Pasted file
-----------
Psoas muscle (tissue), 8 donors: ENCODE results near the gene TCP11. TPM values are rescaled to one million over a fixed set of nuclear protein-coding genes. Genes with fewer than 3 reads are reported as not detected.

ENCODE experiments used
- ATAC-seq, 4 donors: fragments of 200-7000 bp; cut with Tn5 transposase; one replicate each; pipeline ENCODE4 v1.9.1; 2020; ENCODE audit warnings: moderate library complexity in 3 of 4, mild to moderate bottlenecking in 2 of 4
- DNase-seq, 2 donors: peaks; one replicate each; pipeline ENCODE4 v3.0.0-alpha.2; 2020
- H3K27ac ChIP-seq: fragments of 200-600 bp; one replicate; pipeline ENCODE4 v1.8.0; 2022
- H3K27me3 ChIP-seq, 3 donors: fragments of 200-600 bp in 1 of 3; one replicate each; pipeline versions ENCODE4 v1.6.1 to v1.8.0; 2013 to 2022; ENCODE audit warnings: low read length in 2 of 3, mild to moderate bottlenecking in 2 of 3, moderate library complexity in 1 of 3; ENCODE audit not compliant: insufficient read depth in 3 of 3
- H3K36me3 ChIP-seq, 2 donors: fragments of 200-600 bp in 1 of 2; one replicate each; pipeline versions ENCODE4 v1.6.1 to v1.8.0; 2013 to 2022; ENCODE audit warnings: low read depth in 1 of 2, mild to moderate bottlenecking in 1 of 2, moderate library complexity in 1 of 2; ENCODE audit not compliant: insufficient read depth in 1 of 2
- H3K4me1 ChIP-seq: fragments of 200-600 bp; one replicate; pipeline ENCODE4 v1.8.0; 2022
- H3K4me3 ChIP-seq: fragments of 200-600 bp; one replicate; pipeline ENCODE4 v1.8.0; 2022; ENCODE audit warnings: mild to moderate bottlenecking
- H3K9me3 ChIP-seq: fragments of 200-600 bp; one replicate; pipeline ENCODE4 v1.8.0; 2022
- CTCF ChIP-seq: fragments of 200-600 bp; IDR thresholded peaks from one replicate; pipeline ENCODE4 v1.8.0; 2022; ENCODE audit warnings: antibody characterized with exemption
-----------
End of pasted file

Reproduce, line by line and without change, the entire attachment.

Psoas muscle (tissue), 8 donors: ENCODE results near the gene TCP11. TPM values are rescaled to one million over a fixed set of nuclear protein-coding genes. Genes with fewer than 3 reads are reported as not detected.

ENCODE experiments used
- ATAC-seq, 4 donors: fragments of 200-7000 bp; cut with Tn5 transposase; one replicate each; pipeline ENCODE4 v1.9.1; 2020; ENCODE audit warnings: moderate library complexity in 3 of 4, mild to moderate bottlenecking in 2 of 4
- DNase-seq, 2 donors: peaks; one replicate each; pipeline ENCODE4 v3.0.0-alpha.2; 2020
- H3K27ac ChIP-seq: fragments of 200-600 bp; one replicate; pipeline ENCODE4 v1.8.0; 2022
- H3K27me3 ChIP-seq, 3 donors: fragments of 200-600 bp in 1 of 3; one replicate each; pipeline versions ENCODE4 v1.6.1 to v1.8.0; 2013 to 2022; ENCODE audit warnings: low read length in 2 of 3, mild to moderate bottlenecking in 2 of 3, moderate library complexity in 1 of 3; ENCODE audit not compliant: insufficient read depth in 3 of 3
- H3K36me3 ChIP-seq, 2 donors: fragments of 200-600 bp in 1 of 2; one replicate each; pipeline versions ENCODE4 v1.6.1 to v1.8.0; 2013 to 2022; ENCODE audit warnings: low read depth in 1 of 2, mild to moderate bottlenecking in 1 of 2, moderate library complexity in 1 of 2; ENCODE audit not compliant: insufficient read depth in 1 of 2
- H3K4me1 ChIP-seq: fragments of 200-600 bp; one replicate; pipeline ENCODE4 v1.8.0; 2022
- H3K4me3 ChIP-seq: fragments of 200-600 bp; one replicate; pipeline ENCODE4 v1.8.0; 2022; ENCODE audit warnings: mild to moderate bottlenecking
- H3K9me3 ChIP-seq: fragments of 200-600 bp; one replicate; pipeline ENCODE4 v1.8.0; 2022
- CTCF ChIP-seq: fragments of 200-600 bp; IDR thresholded peaks from one replicate; pipeline ENCODE4 v1.8.0; 2022; ENCODE audit warnings: antibody characterized with exemption